It was so different back then. No Twitter, no Facebook, there weren’t even any smart phones. So when news of the storm hit while we were taping our TV show in Los Angeles, we found out the old-fashioned way…on the news.
We loved New Orleans, and all the cities on the Gulf Coast. Since the beginning of the TJMS we were heard in the Mississippi towns of Gulf Port, Biloxi, Natchez and Meridian, some of the places hit hardest by Katrina. And when they had a problem, so did we.
Radio, black radio in particular, has connections with its audience like none other. Whether it’s electing a president or covering a major disaster, our audience knows we will represent them and offer a perspective unlike what they’ll get from mainstream media.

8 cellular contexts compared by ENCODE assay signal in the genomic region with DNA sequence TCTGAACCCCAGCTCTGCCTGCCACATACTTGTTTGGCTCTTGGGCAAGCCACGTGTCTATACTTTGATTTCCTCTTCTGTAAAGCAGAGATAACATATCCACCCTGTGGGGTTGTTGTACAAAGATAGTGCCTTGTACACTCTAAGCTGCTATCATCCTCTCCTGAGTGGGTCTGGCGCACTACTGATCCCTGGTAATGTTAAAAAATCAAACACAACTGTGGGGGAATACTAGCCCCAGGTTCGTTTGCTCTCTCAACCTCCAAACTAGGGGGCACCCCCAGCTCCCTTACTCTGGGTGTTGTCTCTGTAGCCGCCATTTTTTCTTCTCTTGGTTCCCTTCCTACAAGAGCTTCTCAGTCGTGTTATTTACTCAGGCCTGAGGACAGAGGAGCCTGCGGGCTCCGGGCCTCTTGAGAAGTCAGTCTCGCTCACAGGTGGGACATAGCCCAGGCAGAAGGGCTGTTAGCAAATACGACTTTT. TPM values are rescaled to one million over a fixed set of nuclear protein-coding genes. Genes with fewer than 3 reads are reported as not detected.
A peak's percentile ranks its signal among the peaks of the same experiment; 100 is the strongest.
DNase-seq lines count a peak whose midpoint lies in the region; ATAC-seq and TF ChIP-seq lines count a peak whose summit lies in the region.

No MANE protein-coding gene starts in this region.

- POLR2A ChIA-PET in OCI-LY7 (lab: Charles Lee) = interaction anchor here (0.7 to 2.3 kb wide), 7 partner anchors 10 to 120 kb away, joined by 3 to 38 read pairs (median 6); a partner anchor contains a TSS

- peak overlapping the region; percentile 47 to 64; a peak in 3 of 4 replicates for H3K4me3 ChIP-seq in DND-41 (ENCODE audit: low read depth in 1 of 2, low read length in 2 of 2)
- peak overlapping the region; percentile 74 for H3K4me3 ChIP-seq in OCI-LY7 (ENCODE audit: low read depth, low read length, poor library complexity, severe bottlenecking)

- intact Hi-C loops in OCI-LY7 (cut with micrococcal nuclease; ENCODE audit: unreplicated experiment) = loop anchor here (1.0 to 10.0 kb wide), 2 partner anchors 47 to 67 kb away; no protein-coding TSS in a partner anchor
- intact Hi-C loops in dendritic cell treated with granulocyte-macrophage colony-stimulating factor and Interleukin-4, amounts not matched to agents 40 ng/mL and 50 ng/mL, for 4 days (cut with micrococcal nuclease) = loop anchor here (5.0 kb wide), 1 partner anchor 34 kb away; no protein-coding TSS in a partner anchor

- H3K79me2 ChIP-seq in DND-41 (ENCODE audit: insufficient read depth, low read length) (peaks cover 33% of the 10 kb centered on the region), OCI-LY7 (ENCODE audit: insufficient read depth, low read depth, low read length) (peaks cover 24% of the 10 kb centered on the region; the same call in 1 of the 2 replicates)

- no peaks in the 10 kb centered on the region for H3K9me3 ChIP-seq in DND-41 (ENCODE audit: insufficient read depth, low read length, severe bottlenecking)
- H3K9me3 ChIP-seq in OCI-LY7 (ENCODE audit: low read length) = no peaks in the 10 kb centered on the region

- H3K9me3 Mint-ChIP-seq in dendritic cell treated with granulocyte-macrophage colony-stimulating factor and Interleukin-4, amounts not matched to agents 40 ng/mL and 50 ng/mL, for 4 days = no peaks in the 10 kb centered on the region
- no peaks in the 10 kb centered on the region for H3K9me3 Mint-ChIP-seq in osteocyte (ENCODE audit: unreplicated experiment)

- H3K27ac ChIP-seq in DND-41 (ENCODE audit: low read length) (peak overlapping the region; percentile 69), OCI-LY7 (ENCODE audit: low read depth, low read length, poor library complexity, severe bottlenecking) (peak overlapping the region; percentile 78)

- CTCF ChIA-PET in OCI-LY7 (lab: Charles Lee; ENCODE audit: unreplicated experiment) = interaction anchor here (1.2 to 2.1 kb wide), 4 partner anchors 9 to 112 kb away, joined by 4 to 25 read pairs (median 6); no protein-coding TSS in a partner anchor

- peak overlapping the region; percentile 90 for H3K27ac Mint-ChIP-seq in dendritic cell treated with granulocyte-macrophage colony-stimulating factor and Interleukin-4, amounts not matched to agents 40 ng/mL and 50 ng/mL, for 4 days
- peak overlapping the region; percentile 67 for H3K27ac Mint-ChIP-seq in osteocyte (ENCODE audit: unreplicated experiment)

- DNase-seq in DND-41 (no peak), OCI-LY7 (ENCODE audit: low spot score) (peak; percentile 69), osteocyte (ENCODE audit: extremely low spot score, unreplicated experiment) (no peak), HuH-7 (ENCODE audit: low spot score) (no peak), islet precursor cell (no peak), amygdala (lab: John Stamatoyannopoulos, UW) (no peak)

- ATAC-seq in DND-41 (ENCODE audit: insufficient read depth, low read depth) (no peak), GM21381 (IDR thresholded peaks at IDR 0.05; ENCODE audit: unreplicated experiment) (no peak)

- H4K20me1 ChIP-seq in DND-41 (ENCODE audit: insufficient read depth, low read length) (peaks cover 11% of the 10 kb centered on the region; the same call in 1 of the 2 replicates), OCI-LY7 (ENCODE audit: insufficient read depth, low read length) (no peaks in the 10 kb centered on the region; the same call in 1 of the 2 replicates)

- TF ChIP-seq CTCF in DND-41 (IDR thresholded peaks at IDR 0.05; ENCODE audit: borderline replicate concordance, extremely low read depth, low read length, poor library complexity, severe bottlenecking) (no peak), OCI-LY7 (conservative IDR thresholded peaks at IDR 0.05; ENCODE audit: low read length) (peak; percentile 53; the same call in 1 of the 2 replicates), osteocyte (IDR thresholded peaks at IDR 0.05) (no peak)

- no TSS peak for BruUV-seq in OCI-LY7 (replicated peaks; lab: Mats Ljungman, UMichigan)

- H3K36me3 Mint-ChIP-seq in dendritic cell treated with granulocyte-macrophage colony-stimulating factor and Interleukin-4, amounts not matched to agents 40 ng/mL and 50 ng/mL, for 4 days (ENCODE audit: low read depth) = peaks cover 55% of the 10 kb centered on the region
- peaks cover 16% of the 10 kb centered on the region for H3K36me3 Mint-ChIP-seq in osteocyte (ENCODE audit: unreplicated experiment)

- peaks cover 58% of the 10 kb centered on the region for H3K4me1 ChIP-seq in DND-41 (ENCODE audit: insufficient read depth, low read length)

We knew something was going on but like the rest of the country we thought the worst was over once the storm was downgraded. But then …you know the rest.
What you might not know is that me, Sybil, J. and Myra J. were travelling with Jedda “Ms. Dupre” Jones at that time. While her home, her sisters, her daughter, her grandson, and her mom were all in the 9th Ward and she had no way of getting to them. She knew they were safe, but that’s all she knew, and she didn’t know how long that would be the case.
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